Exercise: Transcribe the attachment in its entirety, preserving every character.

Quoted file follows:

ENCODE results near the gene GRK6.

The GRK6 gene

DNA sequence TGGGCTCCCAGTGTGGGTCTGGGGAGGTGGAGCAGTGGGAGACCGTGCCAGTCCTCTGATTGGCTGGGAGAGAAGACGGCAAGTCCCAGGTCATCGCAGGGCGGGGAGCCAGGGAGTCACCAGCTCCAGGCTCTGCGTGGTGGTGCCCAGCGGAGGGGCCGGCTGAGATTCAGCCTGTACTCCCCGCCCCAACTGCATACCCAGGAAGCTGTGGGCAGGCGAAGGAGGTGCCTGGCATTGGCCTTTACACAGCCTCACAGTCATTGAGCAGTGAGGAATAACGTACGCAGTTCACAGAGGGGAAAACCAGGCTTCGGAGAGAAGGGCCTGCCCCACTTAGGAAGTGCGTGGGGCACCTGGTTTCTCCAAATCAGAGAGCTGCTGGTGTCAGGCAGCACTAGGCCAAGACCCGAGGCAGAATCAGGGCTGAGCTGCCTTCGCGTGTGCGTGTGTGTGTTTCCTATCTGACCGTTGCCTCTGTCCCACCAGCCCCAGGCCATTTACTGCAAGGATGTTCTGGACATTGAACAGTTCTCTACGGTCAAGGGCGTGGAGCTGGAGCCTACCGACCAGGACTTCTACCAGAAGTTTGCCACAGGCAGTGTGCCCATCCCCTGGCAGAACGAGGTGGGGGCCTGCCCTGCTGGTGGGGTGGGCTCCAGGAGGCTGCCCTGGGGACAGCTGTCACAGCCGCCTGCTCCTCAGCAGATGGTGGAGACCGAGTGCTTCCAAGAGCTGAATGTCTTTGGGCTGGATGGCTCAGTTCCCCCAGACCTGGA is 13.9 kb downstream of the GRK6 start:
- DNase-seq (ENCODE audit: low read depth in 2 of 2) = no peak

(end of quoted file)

ENCODE results near the gene GRK6.

The GRK6 gene

DNA sequence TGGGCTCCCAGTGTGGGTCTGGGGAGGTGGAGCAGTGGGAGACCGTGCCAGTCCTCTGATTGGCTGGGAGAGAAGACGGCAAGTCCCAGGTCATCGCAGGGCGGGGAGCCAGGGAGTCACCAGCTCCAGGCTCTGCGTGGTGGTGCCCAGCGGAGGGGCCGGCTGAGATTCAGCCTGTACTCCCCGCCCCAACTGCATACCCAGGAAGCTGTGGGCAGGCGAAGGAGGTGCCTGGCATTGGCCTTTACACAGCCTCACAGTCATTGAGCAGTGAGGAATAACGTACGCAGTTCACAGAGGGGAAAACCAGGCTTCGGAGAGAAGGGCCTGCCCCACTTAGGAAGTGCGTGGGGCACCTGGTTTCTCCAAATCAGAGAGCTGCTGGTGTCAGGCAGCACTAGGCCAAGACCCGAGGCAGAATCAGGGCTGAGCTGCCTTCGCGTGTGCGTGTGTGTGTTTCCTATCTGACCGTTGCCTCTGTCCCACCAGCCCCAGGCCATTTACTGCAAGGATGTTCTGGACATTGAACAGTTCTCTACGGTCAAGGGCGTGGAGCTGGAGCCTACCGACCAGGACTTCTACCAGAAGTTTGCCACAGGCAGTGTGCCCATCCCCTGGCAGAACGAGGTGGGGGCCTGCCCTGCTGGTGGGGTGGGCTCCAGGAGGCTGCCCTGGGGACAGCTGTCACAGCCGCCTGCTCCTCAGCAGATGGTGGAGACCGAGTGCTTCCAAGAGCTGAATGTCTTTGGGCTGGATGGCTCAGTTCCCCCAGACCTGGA is 13.9 kb downstream of the GRK6 start:
- DNase-seq (ENCODE audit: low read depth in 2 of 2) = no peak